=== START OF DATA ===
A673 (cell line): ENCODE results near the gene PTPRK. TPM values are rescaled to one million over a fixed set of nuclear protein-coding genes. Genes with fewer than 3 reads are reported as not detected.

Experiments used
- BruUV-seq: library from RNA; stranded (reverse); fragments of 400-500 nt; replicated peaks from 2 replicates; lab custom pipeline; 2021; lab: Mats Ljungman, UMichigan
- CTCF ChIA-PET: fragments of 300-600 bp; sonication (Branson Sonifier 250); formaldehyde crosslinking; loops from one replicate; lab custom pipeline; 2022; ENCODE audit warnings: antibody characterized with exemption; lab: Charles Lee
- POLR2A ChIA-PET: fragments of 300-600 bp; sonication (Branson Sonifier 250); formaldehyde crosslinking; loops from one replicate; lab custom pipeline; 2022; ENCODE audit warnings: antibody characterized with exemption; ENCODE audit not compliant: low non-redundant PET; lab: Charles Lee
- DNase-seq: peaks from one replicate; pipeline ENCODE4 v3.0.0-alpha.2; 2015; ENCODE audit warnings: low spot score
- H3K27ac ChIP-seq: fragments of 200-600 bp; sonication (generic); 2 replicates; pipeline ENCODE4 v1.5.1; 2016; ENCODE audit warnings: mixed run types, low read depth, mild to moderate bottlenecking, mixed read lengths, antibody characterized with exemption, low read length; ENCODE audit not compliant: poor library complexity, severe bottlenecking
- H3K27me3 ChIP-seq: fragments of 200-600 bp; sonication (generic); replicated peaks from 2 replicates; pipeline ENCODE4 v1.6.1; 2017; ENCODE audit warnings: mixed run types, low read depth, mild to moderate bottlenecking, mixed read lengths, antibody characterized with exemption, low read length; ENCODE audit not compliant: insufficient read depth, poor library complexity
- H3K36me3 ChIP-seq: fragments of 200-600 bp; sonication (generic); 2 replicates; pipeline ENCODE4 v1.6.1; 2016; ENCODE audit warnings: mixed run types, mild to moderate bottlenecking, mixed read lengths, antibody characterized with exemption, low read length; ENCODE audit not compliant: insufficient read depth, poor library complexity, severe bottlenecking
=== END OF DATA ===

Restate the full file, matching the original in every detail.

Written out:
A673 (cell line): ENCODE results near the gene PTPRK. TPM values are rescaled to one million over a fixed set of nuclear protein-coding genes. Genes with fewer than 3 reads are reported as not detected.

Experiments used
- BruUV-seq: library from RNA; stranded (reverse); fragments of 400-500 nt; replicated peaks from 2 replicates; lab custom pipeline; 2021; lab: Mats Ljungman, UMichigan
- CTCF ChIA-PET: fragments of 300-600 bp; sonication (Branson Sonifier 250); formaldehyde crosslinking; loops from one replicate; lab custom pipeline; 2022; ENCODE audit warnings: antibody characterized with exemption; lab: Charles Lee
- POLR2A ChIA-PET: fragments of 300-600 bp; sonication (Branson Sonifier 250); formaldehyde crosslinking; loops from one replicate; lab custom pipeline; 2022; ENCODE audit warnings: antibody characterized with exemption; ENCODE audit not compliant: low non-redundant PET; lab: Charles Lee
- DNase-seq: peaks from one replicate; pipeline ENCODE4 v3.0.0-alpha.2; 2015; ENCODE audit warnings: low spot score
- H3K27ac ChIP-seq: fragments of 200-600 bp; sonication (generic); 2 replicates; pipeline ENCODE4 v1.5.1; 2016; ENCODE audit warnings: mixed run types, low read depth, mild to moderate bottlenecking, mixed read lengths, antibody characterized with exemption, low read length; ENCODE audit not compliant: poor library complexity, severe bottlenecking
- H3K27me3 ChIP-seq: fragments of 200-600 bp; sonication (generic); replicated peaks from 2 replicates; pipeline ENCODE4 v1.6.1; 2017; ENCODE audit warnings: mixed run types, low read depth, mild to moderate bottlenecking, mixed read lengths, antibody characterized with exemption, low read length; ENCODE audit not compliant: insufficient read depth, poor library complexity
- H3K36me3 ChIP-seq: fragments of 200-600 bp; sonication (generic); 2 replicates; pipeline ENCODE4 v1.6.1; 2016; ENCODE audit warnings: mixed run types, mild to moderate bottlenecking, mixed read lengths, antibody characterized with exemption, low read length; ENCODE audit not compliant: insufficient read depth, poor library complexity, severe bottlenecking